Minneapolis, MDHR pick top 3 candidates for key police oversight role
State and local leaders have chosen their top three candidates for a role that will monitor and evaluate Minneapolis’ compliance with its consent decrees.
The city of Minneapolis and the Minnesota Department of Human Rights (MDHR) announced that three teams will make public presentations on their proposals to be the city’s independent evaluator. That role is part of the settlement agreement between the city and state after an MDHR investigation reported that the Minneapolis Police Department engaged in a “pattern and practice of race discrimination.”
The initial agreement called for the independent evaluator to be chosen by mid-November but Minneapolis and MDHR asked the court for an extension this fall. Now, the independent evaluator is expected to start by March 9, the city says.
The top three candidates will make their public presentations and answer questions from the community next month before a final decision is made. Those community sessions are scheduled for Jan. 9 from 6-8 p.m. at the Hubert H. Humphrey School of Public Affairs’ Cowles Auditorium and 6-8 p.m. on Jan. 10 at Plymouth Congregational Church.
The three teams are:
- Effective Law Enforcement For ALL (ELEFA), a nonprofit with offices in New Orleans and Silver Springs, Md. Officials say it was formed to help police and community leaders work together “to reinvent law enforcement in their communities to achieve policing that is effective, respectful, restrained and, above all, safe for the public and the police.”
- Jensen Hughes, a law enforcement consulting firm with offices around the world, including one in Minnetonka. Officials say the firm is “committed to improving the performance of policing to ensure the law enforcement agency practices are constitutional, procedurally just and delivered in a manner that builds trust and confidence in the communities they serve.”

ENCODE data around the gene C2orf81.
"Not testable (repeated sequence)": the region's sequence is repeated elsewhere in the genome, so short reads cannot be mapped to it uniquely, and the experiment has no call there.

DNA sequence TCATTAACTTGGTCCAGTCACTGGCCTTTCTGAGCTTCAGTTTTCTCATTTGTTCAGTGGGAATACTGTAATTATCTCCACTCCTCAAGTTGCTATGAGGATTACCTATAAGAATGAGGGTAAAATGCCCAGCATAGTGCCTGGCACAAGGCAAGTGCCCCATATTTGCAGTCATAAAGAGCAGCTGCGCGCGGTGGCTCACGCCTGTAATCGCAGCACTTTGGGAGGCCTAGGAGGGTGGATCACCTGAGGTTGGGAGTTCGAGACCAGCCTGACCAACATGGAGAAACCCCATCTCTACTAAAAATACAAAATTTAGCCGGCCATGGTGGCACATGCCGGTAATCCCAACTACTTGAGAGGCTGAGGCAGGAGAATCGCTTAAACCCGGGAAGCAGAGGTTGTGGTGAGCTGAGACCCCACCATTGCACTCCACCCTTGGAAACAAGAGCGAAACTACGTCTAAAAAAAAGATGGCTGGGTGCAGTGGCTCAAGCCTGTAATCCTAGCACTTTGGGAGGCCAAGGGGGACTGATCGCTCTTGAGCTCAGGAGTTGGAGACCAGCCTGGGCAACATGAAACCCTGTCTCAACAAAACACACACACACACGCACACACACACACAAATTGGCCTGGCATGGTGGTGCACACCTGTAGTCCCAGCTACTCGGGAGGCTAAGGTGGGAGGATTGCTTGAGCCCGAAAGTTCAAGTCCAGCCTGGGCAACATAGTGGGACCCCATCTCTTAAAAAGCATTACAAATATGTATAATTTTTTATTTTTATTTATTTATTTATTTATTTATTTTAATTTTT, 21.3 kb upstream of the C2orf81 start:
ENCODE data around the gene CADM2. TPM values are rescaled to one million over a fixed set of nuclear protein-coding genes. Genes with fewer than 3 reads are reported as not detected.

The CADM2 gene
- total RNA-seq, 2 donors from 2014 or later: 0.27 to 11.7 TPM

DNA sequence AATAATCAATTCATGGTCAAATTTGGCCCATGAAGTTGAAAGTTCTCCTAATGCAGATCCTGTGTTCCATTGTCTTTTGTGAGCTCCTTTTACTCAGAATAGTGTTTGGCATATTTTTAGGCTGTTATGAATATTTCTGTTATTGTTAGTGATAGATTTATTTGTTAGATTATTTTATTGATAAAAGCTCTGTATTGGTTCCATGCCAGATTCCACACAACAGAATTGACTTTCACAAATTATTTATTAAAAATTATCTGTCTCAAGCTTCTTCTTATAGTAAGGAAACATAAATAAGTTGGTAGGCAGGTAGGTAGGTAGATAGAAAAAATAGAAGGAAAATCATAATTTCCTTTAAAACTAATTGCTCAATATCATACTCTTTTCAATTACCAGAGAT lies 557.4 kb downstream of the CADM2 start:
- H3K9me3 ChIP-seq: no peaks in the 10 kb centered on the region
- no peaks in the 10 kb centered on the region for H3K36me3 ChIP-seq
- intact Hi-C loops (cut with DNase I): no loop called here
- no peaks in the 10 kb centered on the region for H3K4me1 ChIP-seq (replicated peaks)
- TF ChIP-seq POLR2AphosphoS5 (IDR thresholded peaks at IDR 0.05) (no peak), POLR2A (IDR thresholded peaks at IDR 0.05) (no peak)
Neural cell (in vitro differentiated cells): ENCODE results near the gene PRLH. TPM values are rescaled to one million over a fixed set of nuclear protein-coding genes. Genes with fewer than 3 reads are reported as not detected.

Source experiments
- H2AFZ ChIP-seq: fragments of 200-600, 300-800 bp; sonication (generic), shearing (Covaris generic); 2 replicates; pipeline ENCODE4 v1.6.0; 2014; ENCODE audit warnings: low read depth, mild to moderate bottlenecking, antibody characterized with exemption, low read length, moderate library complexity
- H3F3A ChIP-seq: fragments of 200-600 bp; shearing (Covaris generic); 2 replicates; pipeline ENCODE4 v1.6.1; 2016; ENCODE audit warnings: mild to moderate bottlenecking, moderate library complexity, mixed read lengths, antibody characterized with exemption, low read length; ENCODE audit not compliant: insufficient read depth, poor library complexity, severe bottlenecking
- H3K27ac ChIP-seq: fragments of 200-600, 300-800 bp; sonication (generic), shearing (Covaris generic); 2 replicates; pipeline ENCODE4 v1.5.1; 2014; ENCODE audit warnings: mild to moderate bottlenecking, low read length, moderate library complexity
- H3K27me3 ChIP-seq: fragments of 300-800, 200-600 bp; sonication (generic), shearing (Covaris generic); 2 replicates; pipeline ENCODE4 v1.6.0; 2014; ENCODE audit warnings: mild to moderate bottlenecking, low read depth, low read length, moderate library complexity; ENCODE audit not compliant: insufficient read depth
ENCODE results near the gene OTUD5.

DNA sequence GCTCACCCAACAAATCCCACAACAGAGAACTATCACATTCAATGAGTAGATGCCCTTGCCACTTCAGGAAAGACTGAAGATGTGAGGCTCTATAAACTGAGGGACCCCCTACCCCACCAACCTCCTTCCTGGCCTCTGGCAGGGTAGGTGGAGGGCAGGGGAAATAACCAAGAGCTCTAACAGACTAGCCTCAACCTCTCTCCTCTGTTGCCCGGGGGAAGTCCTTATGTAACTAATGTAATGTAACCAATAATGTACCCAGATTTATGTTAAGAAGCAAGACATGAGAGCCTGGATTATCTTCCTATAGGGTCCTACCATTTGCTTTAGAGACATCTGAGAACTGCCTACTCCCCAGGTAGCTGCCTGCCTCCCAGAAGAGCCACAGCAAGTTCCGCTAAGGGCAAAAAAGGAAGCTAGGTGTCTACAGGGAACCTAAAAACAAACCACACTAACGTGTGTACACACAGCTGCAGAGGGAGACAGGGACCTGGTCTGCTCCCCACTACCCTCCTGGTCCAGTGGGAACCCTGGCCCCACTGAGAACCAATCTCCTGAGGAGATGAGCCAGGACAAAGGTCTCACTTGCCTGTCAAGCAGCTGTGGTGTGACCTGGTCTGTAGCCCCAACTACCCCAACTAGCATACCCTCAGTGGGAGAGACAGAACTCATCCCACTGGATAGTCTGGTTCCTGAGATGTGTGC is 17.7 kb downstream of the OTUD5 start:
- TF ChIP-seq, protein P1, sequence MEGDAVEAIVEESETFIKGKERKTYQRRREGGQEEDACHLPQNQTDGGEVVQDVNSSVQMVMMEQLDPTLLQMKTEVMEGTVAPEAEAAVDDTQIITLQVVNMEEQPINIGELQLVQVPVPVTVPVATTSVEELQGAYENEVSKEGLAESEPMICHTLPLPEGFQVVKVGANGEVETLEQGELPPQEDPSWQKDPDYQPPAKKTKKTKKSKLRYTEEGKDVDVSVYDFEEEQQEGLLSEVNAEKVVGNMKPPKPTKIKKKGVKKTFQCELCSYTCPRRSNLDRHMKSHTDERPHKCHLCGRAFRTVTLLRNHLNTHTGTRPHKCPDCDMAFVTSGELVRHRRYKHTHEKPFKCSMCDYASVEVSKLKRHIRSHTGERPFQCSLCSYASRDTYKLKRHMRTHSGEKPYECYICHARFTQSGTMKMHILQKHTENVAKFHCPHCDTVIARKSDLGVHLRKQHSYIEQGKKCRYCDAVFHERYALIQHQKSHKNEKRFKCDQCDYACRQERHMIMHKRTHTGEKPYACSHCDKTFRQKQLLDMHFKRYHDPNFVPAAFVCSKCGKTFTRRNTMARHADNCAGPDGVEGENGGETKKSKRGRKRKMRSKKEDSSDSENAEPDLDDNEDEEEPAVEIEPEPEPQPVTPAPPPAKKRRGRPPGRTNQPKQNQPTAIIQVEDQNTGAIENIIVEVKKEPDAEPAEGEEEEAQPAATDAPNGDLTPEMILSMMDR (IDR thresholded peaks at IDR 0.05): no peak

- Relman Colfax, a Washington, D.C.-based national civil rights firm. The city and MDHR say the firm has “a long record of combatting community-wide race and disability discrimination; representing cities and law enforcement officers facing race discrimination; and conducting monitorships, audits, and internal investigations.”
After the selection is made, the Minneapolis City Council will have to approve a contract with the chosen candidate.
In addition to overseeing reforms under the city’s consent decree with the state, the team is expected to do the same with the consent decree that is expected to come from the U.S. Department of Justice. The DOJ already announced back in June that it found reason to believe that Minneapolis and its police department “engaged in a pattern or practice of conduct that violates the first and fourth amendment of the United States Constitution.”